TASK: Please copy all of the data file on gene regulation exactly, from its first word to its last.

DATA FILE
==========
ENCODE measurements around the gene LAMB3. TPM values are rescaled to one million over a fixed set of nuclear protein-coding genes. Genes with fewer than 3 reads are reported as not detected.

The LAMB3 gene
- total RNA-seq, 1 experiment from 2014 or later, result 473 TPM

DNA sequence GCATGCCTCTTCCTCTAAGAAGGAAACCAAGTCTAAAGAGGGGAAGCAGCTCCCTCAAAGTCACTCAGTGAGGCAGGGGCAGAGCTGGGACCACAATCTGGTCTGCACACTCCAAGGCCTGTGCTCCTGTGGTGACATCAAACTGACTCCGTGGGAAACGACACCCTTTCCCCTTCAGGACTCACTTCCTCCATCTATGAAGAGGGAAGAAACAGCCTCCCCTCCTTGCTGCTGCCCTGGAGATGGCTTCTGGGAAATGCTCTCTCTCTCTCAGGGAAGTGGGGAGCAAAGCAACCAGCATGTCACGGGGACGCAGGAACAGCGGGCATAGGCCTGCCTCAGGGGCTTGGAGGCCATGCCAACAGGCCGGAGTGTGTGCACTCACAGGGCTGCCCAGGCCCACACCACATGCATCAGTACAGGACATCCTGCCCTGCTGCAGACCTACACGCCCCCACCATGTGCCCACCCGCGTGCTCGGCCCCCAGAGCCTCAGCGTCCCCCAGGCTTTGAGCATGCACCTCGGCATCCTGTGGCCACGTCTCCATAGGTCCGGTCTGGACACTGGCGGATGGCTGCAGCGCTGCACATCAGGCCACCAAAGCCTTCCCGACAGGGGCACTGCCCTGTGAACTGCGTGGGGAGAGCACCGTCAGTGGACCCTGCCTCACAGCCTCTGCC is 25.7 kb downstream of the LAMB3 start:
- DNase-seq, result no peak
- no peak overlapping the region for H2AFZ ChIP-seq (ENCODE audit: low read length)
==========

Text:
ENCODE measurements around the gene LAMB3. TPM values are rescaled to one million over a fixed set of nuclear protein-coding genes. Genes with fewer than 3 reads are reported as not detected.

The LAMB3 gene
- total RNA-seq, 1 experiment from 2014 or later, result 473 TPM

DNA sequence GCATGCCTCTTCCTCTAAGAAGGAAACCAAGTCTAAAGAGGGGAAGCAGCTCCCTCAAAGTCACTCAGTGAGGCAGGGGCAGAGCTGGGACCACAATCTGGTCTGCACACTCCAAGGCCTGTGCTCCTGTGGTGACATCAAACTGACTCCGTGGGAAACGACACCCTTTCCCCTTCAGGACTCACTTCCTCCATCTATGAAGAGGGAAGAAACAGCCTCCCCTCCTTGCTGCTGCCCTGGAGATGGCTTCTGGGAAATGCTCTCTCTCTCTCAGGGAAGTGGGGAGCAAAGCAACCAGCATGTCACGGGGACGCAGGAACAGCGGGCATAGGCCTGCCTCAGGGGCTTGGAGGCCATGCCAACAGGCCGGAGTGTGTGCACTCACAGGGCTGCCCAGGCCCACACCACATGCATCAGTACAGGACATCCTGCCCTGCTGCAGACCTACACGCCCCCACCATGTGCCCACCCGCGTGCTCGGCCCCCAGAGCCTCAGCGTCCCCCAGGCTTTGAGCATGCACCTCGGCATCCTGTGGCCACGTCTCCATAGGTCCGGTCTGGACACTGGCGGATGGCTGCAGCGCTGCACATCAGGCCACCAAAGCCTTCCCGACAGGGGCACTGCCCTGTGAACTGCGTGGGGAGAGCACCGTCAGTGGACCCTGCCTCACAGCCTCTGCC is 25.7 kb downstream of the LAMB3 start:
- DNase-seq, result no peak
- no peak overlapping the region for H2AFZ ChIP-seq (ENCODE audit: low read length)